What We Talk About when We Talk About Faith

by Peter Stanford, Hodder, 256pp, £15

The British, my Italian father warned me when he waved me off to boarding school in north Oxford, do not talk about money or religion. It wasn’t so much a lesson in etiquette as an introduction to an alien culture. In my native Italy, references to God, the saints, and especially Our Lady, peppered every exchange and decorated buildings and street corners. Theological discussions were no more contentious than talk of politics or football. In my adopted homeland, America, God was on every dollar bill and on the telly, a benevolent influence schoolchildren paid tribute to every morning. After this God-fearing upbringing, was I venturing into a secular wasteland?

Mindful of the paternal advice, I self-consciously skirted around the subject with my new English acquaintances. I found the Fawlty Towers-ish “don’t mention the war” behaviour frustrating, as religion was at the heart of this country’s narrative. It had rent families asunder and destroyed ancient allegiances and monuments. This was no tame pastime, about which people could chit-chat innocently – it was a fever that had infected the masses, disfiguring history and private lives. The British could sweep it under the carpet – but it was bound to resurface.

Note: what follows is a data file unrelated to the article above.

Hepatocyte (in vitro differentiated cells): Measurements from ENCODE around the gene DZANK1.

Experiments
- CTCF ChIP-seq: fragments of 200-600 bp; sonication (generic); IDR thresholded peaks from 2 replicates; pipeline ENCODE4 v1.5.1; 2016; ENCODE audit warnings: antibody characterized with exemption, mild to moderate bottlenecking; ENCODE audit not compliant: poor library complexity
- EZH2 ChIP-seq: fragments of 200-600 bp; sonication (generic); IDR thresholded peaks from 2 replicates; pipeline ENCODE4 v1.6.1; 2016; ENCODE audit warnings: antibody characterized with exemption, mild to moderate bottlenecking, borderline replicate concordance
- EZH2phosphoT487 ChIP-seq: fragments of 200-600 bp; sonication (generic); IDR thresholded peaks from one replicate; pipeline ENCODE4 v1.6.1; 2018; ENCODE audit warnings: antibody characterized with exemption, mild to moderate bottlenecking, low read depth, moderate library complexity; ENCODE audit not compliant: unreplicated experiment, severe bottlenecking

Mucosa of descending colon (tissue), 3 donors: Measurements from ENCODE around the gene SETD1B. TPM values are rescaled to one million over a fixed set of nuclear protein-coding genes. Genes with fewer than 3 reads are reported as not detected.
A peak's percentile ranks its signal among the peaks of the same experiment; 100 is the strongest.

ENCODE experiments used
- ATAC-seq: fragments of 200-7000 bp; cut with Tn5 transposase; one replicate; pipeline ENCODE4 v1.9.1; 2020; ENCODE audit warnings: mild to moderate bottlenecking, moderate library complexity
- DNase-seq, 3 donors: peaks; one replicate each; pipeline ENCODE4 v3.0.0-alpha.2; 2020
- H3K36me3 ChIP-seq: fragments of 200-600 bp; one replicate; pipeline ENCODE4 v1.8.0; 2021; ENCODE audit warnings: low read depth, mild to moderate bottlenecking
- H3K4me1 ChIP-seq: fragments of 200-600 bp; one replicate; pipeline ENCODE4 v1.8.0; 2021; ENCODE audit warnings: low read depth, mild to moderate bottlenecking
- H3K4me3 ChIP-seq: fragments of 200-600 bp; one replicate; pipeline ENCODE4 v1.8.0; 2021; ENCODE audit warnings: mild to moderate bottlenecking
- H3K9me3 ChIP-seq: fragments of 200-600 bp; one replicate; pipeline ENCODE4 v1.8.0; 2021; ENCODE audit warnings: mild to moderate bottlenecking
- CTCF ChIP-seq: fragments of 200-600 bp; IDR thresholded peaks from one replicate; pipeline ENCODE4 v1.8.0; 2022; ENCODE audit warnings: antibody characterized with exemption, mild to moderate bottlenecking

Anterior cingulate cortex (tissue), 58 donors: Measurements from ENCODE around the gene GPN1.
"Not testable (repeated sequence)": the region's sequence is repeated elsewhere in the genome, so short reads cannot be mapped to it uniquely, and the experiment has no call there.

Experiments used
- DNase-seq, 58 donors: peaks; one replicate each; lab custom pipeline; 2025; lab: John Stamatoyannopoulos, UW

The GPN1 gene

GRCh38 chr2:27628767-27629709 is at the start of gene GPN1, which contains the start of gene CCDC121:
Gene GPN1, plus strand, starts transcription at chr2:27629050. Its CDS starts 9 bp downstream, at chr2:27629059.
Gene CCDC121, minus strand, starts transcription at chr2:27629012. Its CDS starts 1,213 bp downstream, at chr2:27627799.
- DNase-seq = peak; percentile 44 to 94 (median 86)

My suspicions were borne out when I turned religion into a career, as editor of the Catholic Herald in 1990-4. When Church of England bishops voted to allow women priests in 1994, theological arguments fuelled vicious accusations and counter-accusations that, for months, filled the pages of national newspapers. Christianity was at the centre of national debate, and even the rigidly secular media recognised that this was no spent force.

It was the last time the Catholic and Anglican churches were the focus of public discussions. After September 11, 2001, the consensus was to concentrate our attention instead on Islam, whose fatal attractions risked threatening our way of life.

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